Low resolution data contains information mostly about crystal packing and the arrangement of solvent and so should be ommited from the search thus dont use data greater than 10Å. High resolution data will differ greatly between the homologous model and the target protein as this data describes the precise conformation of residues. Thus we want to use a resolution range of between 4-10Å
If AMoRe is able to molecular replace your data then take the rotation and translation matrices from the mr2ic.s file in /o and put them in lsqkab.com .
This reads in the model pdb and applies a rotation and translation and then outputs a new pdb file.
WORKCD d/xyz1.d \
LSQOP testn1a.pdb \
DELTAS lsq_cat_residues.deltas \
title ROTAT MATRIX 0.48986 -0.21954 -0.84371 -0.20192 0.91289 -0.35478 0.84810 0.34415 0.40286
TRAN 49.56 -41.85 -54.08
output XYZ fit WATOM 1 TO 10000 end 'END-lsqkab'
If the pdb that your model is from contains hydrogens, these can be removed by running the program below to remove hydrogens
Calculating a map
Pdb to map
After this we can run sfall.com which calculates structure factors (Fcalc) and phases (Acalc) from our model. Our model isn't very good at this stage so we use SigmaA to calculate weights for each reflection (FOM) figures of merit. To try and improve the phases density modification is performed using the program DM.
Solvent flattening can be carried out because of a few truths found for all crystal strucutres. Solvent fills the gaps formed by imperfect packing of the molecules. This solvent is usually disordered from cell to cell and so in the diffraction structure the solvent electron density can be thought of as constant and zero.
Also as proteins have fairly similar proportions of atomic types throughout the cell (C,N,O) according to the constraints of atomic spacing we can use this predictable atomic makeup to predict density values in the protein region (histogram matching). This is works even better if non crystallographic symmetry exists in the assymetric unit as averaging can be performed.
Humble apologies, but I have not included this yet dmaverage is available if this is any help to you
fast fourier transform
This program is used to generate a map and extend it over our
model. Unlike visible wavelengths, x-rays cannot be focussed by a lens, the
fourier transform is a way the computer can act as a lens, using phases and
intensities to generate electron density. As each diffracted x-ray arrives to
the film it produces a reflection which can be described by a fourier series.
The fourier series that describes a diffracted ray is called its
structure-factor equation. This program converts these structure factors to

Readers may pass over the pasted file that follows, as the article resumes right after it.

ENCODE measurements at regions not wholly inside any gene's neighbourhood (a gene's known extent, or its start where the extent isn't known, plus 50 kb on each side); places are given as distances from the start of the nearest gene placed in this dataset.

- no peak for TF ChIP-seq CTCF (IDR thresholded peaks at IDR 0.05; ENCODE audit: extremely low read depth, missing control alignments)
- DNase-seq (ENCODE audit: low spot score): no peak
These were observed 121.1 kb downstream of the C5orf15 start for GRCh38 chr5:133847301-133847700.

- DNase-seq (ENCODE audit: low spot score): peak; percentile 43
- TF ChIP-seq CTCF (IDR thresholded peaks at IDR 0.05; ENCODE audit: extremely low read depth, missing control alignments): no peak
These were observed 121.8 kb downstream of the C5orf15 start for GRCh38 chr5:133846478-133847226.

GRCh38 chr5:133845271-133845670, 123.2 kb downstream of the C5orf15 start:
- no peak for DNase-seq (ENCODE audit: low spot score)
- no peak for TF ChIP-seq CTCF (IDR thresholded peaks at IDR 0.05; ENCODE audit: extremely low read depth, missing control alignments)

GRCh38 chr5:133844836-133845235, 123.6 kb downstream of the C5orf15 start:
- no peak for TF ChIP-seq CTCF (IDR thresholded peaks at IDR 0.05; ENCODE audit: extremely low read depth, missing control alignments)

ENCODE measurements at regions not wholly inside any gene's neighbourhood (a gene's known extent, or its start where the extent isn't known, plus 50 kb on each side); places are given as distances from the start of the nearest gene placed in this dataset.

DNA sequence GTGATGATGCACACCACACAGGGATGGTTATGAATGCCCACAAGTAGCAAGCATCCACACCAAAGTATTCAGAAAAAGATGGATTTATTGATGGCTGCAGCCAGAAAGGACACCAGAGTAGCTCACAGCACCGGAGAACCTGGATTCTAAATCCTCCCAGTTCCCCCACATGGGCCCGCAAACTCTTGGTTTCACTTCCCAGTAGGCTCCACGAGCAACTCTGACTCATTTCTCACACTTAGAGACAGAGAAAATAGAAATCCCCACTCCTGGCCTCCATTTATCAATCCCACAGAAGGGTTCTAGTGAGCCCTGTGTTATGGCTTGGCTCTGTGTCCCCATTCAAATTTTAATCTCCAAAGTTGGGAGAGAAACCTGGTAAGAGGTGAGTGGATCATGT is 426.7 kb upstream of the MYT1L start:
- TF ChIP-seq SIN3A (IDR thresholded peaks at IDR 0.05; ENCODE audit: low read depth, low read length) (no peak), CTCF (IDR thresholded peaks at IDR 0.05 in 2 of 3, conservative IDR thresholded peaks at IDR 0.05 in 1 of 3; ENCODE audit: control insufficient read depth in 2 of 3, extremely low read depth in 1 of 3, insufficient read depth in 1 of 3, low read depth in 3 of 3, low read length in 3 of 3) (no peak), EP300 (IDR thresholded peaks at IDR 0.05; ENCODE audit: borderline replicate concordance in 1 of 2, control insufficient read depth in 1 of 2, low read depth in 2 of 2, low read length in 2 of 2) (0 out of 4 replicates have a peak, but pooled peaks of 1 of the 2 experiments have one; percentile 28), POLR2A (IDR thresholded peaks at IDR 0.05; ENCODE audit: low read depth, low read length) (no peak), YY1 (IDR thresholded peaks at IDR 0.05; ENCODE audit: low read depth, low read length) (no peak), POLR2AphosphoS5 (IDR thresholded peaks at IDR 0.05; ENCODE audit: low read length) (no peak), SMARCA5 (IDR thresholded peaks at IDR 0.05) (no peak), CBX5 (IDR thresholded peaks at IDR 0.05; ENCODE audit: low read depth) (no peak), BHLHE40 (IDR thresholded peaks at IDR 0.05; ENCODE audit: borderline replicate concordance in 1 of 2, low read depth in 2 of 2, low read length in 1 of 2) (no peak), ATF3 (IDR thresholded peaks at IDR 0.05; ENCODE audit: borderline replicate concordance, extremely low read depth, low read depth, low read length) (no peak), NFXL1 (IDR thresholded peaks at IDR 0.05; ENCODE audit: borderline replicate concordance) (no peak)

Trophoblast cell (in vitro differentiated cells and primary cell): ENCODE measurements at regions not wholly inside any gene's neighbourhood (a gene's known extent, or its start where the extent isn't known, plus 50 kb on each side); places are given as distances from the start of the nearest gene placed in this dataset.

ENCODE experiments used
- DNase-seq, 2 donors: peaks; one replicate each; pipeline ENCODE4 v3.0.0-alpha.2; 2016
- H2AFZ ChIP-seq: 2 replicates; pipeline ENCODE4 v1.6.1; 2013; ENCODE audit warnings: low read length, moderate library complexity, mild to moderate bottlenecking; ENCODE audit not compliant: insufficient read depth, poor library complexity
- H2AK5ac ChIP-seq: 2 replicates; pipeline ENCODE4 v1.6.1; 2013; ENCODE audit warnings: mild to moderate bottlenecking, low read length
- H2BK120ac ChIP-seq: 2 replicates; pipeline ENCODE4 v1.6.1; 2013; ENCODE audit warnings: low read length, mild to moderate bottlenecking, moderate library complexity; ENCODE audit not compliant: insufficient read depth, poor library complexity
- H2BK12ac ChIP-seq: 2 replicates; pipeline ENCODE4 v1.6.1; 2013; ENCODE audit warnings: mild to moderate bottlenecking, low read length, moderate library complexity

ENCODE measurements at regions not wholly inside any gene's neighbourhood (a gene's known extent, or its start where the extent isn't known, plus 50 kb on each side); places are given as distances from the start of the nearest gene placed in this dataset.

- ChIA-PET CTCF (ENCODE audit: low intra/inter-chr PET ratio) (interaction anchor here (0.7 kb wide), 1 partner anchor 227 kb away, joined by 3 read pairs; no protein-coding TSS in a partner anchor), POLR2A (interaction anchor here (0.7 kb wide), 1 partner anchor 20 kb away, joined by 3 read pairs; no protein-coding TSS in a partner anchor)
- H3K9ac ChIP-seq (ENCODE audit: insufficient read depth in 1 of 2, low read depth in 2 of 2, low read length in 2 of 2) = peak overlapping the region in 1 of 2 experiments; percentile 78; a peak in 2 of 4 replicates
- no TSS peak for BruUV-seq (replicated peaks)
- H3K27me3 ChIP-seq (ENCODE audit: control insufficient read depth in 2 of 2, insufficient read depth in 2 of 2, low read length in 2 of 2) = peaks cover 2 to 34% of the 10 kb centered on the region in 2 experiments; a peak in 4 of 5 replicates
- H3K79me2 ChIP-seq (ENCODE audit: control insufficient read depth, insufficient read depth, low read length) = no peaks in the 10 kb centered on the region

p(x,y,z) (electron density). A good place to learn about fourier transforms is
in the book Crystallography made Crystal Clear .
If you are not averaging your map then the file .ext can be put straight into mappage if you are going to alter your model in O, or it can be imported into Quanta.
When it is finished it will say toodle pip and you now have a map file to put in to your o macro.
Go use O or Quanta and build your structure.
When you have drawn your map in O or quanta then you should be able to see a large difference between solvent and protein.
If the map is contoured at 1 sigma the protein map should have connected regions clearly separated from the solvent and these regions should all be the roughly the same height.
Look out for model bias if using molecular replacement. This is seen as parts of the map having too much or too little density, with respect to the residue at that site. Model bias occurs, because the phase portion of the fourier transform makes up a large part of the synthesis, resulting in the homologous model being seen, rather than the target protein. Aromatic residues present in the target, but not in the model should show through in the map.
Different types of maps can be used to try and overcome phase bias.
OMIT maps - In this case residues with little electron density are removed and we rely on the fourier transform principle that every point in real space is contributed to by every point in reciprocal space. This means that the other atoms will contribute phases to give the correct image of the portion left out.
DIFFERENCE maps - Fo-Fc maps.These will show unaccounted density and allows density contributed from the model and the target structure to be seen.
Non -Crystallographic Symmetry
By now you will know your proteins space group off by heart, but from looking at the crystal packing in SETOR earlier you might have noticed that you have more than one molecule in the asymmetric unit. These molecules may share NCS or local symmetry meaning that they show symmetry within the asymmetric unit. This can be used to produce averaged maps in which the noise will tend to cancel out and phases will be improved.
Averaging can be used when we have more than one molecule in the asymmetric unit.
It requires a bit more work to get your maps. To make it work we need